It shows the objectifying and the way that women are seen in the US military. It demonstrates that due to the fact that the term was issued, it was written and issued, with no red flags going up. It goes to a lack of awareness (to put it mildly) that can lead to abuse, that can lead US soldiers to think that a fourteen-year-old girl exists for their sexual violence. In the January 2007 issue of The Progressive, Traci Hukill has an article entitled "A Peculiar Version of Friendly Fire" (pages 17-20). Kelly Dougherty discusses an incident she discussed with Matthew Rothschild last year on Progressive Radio. She's in Iraq and she's there as a member of the US military. For some strange reason, it's thought to be okay to post porn, to distribute it around her. As Hukill writes:
She'd just walked into the common tent shared by her ten-member military police squad to find two lower-ranking guys watching porn, which is against the rules but ubiquitous in Iraq. She told them she didn't want to see any of it. One of them apologized, but her squad leader overheard the exchange and stepped in.
"He wanted to argue with me, so I was forced to defend why I didn't want them looking at women engaged in acts of sex when I'm in the tents," Dougherty says.
Now let's repeat for the slow, she was in Iraq to serve. She was ordered to go there. She shouldn't have put up with that ___. They shouldn't be, women, "instructed to go on their daily run in pairs because someone had been raped on the base" (Tallil Airbase near Nasiriyah). Or how about this story Hukill recounts, a training that's supposed to be addressing these very topics? "A friend in all-male unit related a story in which an obligatory equal opportunity class devolved into a rant against servicewomen, who 'always' said they'd been raped after regrettable drunken liasons." Oh, they said it, did they? They just made it up when they were sober? Jennifer Machmer was raped while serving and the punishment for her rapist? "The commander wrote her assailant up and docked his pay." If you're not getting the problem at this point, then you are probably part of the problem. Hukill notes that there were 2,734 reports of "rapes or attempted rapes from all of its [US] bases worldwide" and from that "just seventy-nine servicemembers were court-martialed for sexual assault."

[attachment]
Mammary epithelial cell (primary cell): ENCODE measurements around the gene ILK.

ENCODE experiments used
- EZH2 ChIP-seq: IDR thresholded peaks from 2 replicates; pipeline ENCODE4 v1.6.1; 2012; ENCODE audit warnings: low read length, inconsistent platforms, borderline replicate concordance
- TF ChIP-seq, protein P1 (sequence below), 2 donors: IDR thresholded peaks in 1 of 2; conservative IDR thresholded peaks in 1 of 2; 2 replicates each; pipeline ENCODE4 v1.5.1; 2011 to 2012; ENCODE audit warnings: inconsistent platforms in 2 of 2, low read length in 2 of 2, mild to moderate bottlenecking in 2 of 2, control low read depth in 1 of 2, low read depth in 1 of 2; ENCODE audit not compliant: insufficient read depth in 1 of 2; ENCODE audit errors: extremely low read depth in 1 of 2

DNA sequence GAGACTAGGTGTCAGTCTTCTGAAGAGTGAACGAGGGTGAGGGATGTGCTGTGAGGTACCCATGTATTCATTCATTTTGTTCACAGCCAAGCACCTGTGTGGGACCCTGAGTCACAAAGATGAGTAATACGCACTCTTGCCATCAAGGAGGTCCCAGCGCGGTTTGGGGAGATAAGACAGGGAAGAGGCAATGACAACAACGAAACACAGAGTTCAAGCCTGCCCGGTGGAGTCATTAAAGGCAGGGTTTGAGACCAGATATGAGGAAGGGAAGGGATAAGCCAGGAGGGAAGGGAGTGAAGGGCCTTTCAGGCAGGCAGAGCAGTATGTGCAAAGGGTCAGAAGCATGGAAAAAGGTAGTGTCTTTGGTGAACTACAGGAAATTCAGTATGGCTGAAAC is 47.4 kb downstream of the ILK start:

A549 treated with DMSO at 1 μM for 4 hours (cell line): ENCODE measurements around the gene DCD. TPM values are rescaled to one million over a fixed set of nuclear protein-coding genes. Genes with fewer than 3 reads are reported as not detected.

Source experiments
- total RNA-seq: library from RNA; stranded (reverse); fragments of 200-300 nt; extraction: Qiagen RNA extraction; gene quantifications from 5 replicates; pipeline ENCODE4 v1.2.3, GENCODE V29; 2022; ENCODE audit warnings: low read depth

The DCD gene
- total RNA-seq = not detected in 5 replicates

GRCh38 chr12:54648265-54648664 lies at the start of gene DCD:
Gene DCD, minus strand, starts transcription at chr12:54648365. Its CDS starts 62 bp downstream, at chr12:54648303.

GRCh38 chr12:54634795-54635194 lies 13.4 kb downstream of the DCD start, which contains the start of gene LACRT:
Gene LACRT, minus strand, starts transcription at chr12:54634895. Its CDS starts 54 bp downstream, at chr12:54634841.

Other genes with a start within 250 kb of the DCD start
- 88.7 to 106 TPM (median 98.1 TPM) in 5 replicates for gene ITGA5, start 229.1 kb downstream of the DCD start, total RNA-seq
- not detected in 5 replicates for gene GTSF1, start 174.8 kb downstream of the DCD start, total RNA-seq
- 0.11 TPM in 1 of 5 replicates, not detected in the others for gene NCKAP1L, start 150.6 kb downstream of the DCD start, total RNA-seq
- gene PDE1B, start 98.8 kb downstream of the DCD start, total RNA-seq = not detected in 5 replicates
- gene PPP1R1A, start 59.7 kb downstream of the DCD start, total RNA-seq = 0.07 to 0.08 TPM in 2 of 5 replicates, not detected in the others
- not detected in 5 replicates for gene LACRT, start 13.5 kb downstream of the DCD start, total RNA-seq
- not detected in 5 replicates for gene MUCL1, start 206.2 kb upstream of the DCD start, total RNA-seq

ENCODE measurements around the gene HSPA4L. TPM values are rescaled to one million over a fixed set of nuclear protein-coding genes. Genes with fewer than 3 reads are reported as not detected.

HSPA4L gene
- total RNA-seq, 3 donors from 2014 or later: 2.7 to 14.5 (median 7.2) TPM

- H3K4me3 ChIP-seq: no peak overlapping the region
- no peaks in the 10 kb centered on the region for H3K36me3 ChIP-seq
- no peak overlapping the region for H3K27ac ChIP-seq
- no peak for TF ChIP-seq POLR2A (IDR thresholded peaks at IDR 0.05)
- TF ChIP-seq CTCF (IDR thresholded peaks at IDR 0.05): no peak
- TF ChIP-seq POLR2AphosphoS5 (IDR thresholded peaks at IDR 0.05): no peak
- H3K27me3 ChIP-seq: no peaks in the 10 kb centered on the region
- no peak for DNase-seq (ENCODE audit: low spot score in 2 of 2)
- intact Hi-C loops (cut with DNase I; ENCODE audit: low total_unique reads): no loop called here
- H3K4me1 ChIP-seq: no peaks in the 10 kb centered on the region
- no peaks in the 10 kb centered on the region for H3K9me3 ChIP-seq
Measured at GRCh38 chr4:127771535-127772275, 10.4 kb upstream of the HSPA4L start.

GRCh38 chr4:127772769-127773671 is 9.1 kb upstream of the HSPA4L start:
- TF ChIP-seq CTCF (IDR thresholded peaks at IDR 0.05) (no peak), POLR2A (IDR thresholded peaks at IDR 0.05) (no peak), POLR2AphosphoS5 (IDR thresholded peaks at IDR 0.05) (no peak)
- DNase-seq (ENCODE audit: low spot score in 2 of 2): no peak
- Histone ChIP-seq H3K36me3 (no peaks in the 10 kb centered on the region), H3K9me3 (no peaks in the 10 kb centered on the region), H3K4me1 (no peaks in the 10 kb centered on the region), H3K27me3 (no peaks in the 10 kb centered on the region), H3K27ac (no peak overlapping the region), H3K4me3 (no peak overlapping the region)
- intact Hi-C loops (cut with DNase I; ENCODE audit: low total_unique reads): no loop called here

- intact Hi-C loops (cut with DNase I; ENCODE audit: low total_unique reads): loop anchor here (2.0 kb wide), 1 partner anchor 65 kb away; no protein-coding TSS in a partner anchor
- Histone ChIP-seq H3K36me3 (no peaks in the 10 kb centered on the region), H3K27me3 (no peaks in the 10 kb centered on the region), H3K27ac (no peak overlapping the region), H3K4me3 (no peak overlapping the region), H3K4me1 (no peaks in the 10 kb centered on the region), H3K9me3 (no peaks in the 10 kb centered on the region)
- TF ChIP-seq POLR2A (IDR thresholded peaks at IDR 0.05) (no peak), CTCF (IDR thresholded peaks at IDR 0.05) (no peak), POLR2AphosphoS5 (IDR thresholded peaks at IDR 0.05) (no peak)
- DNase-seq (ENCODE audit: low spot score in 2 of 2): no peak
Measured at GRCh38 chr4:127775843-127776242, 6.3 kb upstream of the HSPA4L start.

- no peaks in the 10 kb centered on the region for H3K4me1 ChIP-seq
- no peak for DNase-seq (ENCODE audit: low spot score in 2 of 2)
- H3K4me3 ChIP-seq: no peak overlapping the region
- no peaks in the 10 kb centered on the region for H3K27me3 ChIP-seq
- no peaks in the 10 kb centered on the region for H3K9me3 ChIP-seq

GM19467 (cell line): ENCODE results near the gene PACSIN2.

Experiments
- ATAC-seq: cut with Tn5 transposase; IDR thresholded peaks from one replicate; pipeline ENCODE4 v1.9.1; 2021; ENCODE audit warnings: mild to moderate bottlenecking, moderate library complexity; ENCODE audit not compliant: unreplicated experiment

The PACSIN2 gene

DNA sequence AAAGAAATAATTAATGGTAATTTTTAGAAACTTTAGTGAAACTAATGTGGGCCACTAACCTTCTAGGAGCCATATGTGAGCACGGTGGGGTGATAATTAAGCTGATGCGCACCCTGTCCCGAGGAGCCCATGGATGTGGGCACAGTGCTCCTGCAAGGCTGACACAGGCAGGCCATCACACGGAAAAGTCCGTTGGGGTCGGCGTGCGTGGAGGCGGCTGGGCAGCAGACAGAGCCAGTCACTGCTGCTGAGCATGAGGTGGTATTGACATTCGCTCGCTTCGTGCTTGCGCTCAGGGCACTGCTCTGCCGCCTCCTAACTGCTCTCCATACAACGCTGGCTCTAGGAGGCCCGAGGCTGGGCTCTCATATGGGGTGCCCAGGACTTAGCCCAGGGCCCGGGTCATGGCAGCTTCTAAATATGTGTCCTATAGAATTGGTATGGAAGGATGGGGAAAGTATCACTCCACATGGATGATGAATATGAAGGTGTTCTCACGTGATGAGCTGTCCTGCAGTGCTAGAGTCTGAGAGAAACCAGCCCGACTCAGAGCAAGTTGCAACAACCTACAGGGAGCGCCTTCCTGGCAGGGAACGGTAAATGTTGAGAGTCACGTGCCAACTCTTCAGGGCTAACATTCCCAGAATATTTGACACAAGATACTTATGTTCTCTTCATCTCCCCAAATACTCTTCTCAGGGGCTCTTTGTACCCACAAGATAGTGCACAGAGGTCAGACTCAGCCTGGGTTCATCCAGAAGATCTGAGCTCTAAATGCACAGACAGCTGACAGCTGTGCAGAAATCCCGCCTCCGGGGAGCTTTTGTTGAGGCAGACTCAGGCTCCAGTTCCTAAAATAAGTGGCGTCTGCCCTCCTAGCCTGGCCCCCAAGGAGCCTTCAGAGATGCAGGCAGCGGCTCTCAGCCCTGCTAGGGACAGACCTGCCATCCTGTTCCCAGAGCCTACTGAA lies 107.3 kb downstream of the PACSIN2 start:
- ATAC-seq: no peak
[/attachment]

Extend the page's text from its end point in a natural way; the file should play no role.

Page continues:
When "housewife" became a term under criticism (the sixties, there is no excuse for any member of the US military to be using the term today) it had to do with the way women were seen by society. That the term can still be used goes a long way towards explaining how a culture still exists within the US military where rape is never rape, just some woman changing her mind.
Now maybe this is new to you. If so, you can refer to, most recently, Jane Hoppen's "Women in the military: Who's Got Your Back?" (Off Our Backs, volume xxxvi, number 2, pages 14-16) which may bring you quickly up to speed:
Events such as the 1991 Tailhook Association convention, in which more than 100 officers sexually assaulted and harrassed dozens of fellow female soldiers but were never convicted; the 1997 sexual assault scandal at the Aberdeen Proving Ground in Maryland; and the 2003 sexual assault scandal at the Air Force Academy have brought the issue of military sexual assault and abuse to the forefront. However, in the past the issue has faded from attention quickly, with the military pledging to police its own, plan for prevention, and clean up the mess. Little seems to have changed though. An official Department of Defense report states that, "Thirty percent of female veterans in a recent survey reported rape or attempted rape during active duty. Thirty-seven percent of women who reported a rape or attempted rape had been raped more than once; fourteen percent of the victims reported being gang raped" (Department of Defense, 2002). This is a disturbing reality during a time when 15 percent of our nation's armed forces are female, with more than 204,500 American wommen serving in the military.
The culture is one that demeans women, that reduces them to objects and the military is still not addressing that culture. That "housewife" (a term that fell out of favor some time ago) could be written for publication and then published by the military demonstrates the culture (and the piggishness still in play). That no one thought, "Well, if they aren't teachers, how about 'mothers'?" but was instead all on board with the pejorative indicates the cultural mindset which still has not caught up with where the country was thirty years ago.
Having now house cleaned visitor issues, Liang notes Ben Hamamoto's "As Watada Pretrial Begins, Local Nikkei Activists Arrested" (Nichi Bei Times):
The pretrial hearing for Lt. Ehren Watada, who refused deployment to Iraq to fight in what he calls an illegal war of aggression, began on Jan. 4 in Fort Lewis, Wash.
Watada, 28, is charged with missing movement and four specifications, or counts, of conduct unbecoming an officer.
The first day of the pre-trial set the parameters of what can be expected from the court-martial. The day also saw protests against the war and in support of Watada, including a "die-in" in San Francisco, at which several Nikkei activists were arrested.
Legality of War Debate